Nazi warfare was a head-on pursuit in an all-or-nothing fight, involving planned genocide and implying the final self-immolation of the country: the regime sacrificed German unity rather than yield to clearly superior enemies. When the Nazis engaged in military competition with three great powers at the same time, this was absurd from a pragmatic point of view, yet consistent with the Nazi rise to power and the logic of the regime. This was no Clausewitz-style war aiming to achieve a decisive superiority and stopping when that goal was reached: for Hitler, annihilating the Jews and enslaving the Poles and the Russians were a priority.
In both world conflagrations, Germany stood at the epicentre, with at its heart a heavy industry constricted by a geo-political framework which prevented it from exporting as much as its productive power required.
Various authors have suggested the idea of a “European civil war” from 1917 to 1945, but arch-conservatives, like Ernst Nolte, best emphasized the class undercurrent of that period because of their “class reaction” and political bias. (5) Whatever we think of the Russian revolution and its demise, the Bolsheviks’ seizure of power was a death threat to the bourgeoisie worldwide. It is impossible to understand Mussolini and Hitler if we forget the fear (combining facts and fantasy) of the working class among the bourgeois, a fear shared by a large part of the petit-bourgeois.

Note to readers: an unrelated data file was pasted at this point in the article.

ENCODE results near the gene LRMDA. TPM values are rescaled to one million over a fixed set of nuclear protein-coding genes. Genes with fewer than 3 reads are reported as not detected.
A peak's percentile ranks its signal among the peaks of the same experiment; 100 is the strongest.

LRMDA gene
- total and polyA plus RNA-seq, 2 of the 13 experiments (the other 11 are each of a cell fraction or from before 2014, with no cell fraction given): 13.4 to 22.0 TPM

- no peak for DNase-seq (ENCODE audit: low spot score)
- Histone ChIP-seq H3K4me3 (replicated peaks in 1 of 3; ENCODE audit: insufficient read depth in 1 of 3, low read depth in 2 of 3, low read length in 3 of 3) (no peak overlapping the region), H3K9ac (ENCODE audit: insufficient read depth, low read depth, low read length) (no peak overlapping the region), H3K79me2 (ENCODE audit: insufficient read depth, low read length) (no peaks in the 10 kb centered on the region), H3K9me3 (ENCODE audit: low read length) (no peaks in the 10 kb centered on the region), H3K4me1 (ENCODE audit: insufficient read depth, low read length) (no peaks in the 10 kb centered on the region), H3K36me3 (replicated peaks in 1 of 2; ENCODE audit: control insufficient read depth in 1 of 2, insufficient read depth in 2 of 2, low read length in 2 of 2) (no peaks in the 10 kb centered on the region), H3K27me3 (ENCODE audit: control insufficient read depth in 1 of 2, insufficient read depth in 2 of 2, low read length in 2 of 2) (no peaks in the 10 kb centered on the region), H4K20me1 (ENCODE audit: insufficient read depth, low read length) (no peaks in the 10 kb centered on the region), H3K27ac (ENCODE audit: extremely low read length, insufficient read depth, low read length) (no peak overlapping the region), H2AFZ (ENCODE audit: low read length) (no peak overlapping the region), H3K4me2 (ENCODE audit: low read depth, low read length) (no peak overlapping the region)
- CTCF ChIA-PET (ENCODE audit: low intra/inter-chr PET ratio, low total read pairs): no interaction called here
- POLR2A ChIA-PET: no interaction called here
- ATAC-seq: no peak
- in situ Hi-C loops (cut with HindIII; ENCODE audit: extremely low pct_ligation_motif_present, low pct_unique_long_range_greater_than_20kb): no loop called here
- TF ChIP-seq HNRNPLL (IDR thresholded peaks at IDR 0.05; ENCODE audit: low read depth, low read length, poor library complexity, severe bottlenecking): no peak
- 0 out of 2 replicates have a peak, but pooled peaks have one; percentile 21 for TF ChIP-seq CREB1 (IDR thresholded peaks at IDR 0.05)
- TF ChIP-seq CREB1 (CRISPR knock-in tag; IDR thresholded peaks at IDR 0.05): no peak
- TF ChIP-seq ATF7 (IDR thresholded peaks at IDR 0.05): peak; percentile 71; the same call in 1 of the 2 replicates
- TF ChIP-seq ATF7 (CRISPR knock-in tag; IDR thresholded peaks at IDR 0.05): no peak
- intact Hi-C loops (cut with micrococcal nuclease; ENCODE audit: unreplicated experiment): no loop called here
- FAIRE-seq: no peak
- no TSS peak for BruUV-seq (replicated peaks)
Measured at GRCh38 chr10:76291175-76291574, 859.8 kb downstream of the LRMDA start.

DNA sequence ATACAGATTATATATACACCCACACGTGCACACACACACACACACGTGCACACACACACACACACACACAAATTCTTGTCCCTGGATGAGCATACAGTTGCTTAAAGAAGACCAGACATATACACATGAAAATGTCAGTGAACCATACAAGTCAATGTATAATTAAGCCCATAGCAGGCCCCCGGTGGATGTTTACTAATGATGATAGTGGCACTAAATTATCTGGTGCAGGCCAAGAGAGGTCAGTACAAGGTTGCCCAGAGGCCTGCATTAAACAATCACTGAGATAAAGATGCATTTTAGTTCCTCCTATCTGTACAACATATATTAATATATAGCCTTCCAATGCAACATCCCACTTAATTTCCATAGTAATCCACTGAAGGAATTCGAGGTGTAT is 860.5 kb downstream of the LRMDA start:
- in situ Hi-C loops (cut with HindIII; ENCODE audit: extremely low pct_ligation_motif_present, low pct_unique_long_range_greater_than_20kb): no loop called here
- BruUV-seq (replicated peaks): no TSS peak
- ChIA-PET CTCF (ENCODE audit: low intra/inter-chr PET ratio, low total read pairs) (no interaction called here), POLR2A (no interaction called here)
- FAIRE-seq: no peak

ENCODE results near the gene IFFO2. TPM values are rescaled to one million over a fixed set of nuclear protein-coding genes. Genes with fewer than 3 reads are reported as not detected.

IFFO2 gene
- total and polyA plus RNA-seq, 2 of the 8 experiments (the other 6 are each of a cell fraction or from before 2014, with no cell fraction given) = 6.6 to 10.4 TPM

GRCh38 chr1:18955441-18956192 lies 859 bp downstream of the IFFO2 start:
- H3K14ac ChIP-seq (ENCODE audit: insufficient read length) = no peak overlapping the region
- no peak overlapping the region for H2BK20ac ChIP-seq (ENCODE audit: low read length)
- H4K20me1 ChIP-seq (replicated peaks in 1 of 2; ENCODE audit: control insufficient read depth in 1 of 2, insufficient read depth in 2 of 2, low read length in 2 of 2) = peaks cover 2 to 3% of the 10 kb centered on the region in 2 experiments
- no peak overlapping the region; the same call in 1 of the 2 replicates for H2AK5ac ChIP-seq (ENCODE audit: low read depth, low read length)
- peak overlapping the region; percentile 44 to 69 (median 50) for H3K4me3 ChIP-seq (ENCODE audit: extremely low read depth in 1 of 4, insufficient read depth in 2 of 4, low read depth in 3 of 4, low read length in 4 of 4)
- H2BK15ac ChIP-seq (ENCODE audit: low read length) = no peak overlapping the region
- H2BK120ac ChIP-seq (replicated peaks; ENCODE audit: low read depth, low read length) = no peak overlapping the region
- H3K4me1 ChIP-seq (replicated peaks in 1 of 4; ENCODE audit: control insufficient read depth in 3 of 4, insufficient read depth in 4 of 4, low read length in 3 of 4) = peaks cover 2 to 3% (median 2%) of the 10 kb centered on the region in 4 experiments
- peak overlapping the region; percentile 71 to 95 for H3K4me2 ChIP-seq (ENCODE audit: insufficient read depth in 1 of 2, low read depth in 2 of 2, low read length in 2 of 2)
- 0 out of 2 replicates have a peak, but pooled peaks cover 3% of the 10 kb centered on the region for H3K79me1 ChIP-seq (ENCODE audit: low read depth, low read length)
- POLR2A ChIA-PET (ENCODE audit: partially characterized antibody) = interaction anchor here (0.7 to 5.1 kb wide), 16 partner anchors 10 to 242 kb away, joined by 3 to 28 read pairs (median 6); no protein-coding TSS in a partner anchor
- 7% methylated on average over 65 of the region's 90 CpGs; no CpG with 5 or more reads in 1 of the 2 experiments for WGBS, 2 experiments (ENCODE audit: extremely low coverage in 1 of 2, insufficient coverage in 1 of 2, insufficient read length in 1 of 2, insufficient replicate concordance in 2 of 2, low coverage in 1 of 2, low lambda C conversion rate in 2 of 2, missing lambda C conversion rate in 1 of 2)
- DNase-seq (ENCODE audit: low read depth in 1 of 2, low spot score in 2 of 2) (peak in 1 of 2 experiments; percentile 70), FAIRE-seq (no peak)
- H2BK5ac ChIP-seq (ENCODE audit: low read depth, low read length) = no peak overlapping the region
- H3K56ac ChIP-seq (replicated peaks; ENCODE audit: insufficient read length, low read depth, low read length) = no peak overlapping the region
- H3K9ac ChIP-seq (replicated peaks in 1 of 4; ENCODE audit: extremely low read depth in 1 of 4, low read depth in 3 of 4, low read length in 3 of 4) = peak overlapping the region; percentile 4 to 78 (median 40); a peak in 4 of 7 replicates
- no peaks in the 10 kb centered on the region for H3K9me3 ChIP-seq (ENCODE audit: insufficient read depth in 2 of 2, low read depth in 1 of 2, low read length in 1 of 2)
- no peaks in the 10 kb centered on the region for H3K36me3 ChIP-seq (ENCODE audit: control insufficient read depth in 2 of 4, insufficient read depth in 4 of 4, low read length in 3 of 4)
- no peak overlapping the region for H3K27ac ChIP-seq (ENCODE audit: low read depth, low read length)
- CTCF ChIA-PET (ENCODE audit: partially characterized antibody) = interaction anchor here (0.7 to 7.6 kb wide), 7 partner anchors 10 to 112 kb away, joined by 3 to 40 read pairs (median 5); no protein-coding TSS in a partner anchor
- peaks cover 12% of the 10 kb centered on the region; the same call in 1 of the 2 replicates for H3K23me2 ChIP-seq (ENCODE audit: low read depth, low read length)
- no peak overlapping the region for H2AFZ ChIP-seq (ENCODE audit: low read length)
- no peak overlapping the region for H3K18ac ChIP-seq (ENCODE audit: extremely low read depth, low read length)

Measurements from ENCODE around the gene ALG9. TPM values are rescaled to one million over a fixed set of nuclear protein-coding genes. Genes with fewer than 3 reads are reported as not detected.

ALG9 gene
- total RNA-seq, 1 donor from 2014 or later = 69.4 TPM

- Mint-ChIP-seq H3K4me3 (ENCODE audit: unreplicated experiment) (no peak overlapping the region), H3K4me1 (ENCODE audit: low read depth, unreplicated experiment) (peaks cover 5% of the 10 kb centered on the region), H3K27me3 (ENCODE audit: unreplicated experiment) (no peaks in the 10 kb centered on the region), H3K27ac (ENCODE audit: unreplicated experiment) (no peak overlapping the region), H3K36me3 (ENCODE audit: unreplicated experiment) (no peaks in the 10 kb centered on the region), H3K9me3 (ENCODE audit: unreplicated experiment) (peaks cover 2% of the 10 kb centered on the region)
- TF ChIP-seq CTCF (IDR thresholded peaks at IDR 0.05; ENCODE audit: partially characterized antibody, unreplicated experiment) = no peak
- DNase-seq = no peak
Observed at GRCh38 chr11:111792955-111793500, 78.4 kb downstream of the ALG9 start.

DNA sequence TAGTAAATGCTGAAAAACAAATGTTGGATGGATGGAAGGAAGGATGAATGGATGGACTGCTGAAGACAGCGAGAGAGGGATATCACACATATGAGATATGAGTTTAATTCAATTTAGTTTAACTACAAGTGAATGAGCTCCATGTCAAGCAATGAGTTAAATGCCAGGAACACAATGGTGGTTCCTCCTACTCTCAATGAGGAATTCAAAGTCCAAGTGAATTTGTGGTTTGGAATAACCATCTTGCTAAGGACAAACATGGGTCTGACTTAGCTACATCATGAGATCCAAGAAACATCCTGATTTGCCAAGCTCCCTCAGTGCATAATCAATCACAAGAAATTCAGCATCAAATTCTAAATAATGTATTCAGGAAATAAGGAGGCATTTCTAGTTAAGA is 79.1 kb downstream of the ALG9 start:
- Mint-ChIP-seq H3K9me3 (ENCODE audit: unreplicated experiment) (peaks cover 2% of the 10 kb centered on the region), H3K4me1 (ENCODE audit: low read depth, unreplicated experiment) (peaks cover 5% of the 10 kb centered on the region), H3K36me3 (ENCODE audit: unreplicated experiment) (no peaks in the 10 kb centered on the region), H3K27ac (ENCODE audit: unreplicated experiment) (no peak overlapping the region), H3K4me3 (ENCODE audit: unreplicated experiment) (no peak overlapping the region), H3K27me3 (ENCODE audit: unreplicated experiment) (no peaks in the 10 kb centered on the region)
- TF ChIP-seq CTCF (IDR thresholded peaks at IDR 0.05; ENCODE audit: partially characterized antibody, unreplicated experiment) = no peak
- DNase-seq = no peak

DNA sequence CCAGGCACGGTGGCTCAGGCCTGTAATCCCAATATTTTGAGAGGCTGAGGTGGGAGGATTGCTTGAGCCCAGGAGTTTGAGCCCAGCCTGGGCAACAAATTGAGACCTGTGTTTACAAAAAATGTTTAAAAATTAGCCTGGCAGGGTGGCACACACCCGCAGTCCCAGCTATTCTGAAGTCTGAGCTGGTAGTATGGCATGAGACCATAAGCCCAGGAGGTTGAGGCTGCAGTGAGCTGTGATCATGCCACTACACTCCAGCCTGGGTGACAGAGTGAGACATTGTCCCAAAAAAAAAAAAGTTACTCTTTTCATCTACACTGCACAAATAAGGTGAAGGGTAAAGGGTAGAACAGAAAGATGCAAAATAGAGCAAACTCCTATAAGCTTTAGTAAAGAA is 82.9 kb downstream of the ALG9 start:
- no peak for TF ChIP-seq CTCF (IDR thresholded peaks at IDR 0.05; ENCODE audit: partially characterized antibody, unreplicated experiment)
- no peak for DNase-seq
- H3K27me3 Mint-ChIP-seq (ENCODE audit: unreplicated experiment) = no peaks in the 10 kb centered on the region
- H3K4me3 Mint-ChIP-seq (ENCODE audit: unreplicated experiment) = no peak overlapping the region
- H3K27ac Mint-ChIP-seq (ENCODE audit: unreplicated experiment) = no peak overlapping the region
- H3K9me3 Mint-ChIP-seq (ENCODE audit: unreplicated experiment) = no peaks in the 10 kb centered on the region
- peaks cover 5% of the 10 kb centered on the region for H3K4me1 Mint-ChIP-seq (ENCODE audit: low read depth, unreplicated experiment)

Although the working class never seriously tried to overthrow bourgeois rule in Western Europe after 1918, what mattered was that unions and socialist parties were perceived of as a challenge to be met. Fascism differed from the previous variants of reaction throughout the 19th century: it had roots in the industrial world, it drew in crowds, it praised technique as much as it eulogized tradition, in that sense it partook of modernity. Against fascism, Roosevelt and the Popular Fronts reunited the worker movement and those bourgeois ready to let labour play its part politically alongside capital. In that contest, the bureaucratized worker movement led by Stalinism was both an ally and a rival of the Western bourgeoisies. It was therefore logical that national resistance against German occupation should often take on an anti-bourgeois look and discourse against traditional elites associated with fascism, in Yugoslavia, in Greece, and in Italy where patriotic war, civil war and class war mingled against the Nazifascist enemy.